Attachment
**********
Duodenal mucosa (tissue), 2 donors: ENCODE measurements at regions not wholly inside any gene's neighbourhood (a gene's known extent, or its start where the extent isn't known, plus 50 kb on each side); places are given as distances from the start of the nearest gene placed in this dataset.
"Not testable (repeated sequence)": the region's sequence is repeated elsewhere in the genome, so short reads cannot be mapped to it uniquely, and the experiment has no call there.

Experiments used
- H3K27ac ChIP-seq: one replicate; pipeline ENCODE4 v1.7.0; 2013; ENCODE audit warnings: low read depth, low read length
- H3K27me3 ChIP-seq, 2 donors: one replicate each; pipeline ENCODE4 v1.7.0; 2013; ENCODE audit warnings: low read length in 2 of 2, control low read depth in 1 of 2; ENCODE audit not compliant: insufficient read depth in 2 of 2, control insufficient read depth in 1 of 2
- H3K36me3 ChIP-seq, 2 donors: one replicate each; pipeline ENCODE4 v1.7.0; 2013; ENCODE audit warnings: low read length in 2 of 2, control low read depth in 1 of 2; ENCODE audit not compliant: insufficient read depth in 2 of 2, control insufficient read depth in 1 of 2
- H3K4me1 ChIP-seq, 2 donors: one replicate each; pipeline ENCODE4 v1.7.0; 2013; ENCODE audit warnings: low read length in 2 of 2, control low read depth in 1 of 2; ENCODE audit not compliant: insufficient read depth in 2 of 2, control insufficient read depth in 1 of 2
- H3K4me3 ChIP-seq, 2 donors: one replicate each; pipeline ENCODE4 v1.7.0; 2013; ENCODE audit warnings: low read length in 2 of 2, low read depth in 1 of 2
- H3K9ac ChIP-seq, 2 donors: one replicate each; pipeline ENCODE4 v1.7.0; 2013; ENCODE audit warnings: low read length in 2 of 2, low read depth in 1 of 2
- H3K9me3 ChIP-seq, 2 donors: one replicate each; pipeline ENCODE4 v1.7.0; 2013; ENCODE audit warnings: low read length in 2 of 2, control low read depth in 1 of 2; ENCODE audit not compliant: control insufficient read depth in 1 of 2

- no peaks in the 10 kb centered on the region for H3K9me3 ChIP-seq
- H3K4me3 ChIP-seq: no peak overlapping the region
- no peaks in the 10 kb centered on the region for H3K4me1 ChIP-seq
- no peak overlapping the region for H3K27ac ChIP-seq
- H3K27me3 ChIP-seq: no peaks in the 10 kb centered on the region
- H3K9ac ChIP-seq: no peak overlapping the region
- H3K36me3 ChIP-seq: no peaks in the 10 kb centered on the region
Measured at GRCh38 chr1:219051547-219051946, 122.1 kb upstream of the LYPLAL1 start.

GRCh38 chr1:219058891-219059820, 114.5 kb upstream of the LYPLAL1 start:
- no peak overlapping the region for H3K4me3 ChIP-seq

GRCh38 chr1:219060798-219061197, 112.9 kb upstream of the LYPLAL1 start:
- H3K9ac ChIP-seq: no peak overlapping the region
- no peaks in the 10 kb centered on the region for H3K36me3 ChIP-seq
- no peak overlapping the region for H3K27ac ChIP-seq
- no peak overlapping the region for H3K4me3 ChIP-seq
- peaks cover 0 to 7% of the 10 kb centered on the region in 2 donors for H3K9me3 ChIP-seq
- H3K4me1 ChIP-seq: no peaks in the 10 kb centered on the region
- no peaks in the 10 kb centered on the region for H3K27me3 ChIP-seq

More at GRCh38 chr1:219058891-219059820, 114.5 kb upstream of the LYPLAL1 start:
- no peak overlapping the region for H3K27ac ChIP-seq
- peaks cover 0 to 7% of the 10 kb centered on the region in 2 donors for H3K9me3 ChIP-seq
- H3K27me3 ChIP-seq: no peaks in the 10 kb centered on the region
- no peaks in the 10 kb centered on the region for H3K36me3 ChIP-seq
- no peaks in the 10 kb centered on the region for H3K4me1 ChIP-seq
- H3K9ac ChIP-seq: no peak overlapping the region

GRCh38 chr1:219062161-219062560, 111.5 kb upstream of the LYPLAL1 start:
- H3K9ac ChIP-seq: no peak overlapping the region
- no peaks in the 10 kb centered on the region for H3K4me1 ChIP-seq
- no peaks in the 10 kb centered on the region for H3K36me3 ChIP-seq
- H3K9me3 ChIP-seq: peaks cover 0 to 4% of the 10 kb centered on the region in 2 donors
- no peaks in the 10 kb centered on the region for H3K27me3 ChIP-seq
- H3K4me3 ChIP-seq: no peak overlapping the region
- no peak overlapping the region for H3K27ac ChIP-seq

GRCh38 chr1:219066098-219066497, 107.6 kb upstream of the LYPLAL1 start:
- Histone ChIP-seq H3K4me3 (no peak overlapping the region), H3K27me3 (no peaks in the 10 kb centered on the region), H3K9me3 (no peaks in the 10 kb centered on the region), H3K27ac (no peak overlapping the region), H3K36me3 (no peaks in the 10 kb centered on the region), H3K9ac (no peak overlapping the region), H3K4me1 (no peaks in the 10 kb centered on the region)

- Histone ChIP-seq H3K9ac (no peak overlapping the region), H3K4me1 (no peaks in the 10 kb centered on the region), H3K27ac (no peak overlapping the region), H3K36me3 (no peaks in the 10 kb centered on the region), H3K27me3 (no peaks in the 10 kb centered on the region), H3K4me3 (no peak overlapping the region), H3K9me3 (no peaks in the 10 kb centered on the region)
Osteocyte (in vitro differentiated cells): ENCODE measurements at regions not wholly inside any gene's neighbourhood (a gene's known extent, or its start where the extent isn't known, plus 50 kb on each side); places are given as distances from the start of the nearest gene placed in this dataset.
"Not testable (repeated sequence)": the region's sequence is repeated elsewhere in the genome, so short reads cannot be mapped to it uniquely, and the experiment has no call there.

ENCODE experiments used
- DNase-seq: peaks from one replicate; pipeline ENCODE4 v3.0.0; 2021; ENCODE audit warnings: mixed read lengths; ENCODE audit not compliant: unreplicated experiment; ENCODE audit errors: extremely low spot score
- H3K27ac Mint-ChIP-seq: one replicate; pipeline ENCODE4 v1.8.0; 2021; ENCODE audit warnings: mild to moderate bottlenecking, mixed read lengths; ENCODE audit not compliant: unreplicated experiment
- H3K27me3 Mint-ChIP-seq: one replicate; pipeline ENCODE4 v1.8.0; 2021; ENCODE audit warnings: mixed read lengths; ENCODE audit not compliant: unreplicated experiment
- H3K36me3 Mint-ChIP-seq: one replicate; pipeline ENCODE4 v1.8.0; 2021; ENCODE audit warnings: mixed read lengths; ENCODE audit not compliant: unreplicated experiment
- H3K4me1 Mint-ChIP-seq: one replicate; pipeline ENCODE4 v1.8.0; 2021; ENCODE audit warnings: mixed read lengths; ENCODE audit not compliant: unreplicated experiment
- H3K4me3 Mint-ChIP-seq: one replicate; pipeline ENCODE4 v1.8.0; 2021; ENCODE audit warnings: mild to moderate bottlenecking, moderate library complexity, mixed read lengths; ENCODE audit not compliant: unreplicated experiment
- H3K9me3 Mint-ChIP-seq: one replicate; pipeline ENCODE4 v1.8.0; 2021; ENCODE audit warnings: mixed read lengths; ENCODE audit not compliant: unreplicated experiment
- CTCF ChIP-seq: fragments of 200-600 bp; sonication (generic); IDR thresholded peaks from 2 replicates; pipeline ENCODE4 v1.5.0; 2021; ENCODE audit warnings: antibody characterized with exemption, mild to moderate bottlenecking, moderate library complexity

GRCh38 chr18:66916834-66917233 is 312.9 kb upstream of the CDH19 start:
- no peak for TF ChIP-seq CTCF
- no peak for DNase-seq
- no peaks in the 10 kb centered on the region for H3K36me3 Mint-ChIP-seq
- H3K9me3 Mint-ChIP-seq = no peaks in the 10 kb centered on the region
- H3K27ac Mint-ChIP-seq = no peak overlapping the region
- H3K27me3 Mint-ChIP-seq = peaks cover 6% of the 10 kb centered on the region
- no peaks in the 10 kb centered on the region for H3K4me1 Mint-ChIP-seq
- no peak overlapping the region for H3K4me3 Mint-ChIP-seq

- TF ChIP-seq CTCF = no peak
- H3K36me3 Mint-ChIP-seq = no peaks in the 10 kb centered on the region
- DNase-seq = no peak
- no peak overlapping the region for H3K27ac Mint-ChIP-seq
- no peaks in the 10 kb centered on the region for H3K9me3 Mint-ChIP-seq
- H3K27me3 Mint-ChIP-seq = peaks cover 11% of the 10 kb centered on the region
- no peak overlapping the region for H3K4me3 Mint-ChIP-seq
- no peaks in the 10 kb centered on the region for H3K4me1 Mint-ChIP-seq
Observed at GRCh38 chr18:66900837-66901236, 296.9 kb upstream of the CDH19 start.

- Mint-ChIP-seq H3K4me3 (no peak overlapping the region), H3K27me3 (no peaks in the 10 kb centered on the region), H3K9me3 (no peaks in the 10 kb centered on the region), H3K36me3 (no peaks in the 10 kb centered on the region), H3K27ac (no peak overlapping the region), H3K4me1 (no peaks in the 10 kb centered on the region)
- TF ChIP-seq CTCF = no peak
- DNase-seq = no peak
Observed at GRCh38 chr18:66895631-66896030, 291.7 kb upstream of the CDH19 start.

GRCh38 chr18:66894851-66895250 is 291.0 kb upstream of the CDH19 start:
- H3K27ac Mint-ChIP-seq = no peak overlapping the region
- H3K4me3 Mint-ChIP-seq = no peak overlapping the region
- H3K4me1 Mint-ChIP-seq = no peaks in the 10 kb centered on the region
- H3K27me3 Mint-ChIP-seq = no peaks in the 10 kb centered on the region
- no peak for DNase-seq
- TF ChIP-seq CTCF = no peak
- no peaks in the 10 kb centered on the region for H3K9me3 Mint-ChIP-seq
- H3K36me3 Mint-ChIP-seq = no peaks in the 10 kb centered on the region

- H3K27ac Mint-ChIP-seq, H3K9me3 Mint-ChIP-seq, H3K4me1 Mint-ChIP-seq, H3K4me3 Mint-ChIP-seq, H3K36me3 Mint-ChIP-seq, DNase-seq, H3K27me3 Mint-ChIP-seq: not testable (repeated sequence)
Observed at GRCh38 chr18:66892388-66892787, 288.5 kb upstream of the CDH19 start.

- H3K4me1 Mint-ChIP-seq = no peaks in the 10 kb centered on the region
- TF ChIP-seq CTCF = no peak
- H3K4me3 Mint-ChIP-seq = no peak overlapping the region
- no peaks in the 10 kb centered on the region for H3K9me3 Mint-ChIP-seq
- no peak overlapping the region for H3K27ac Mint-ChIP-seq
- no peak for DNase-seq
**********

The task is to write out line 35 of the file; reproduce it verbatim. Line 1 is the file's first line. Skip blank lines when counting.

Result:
- H3K9ac ChIP-seq: no peak overlapping the region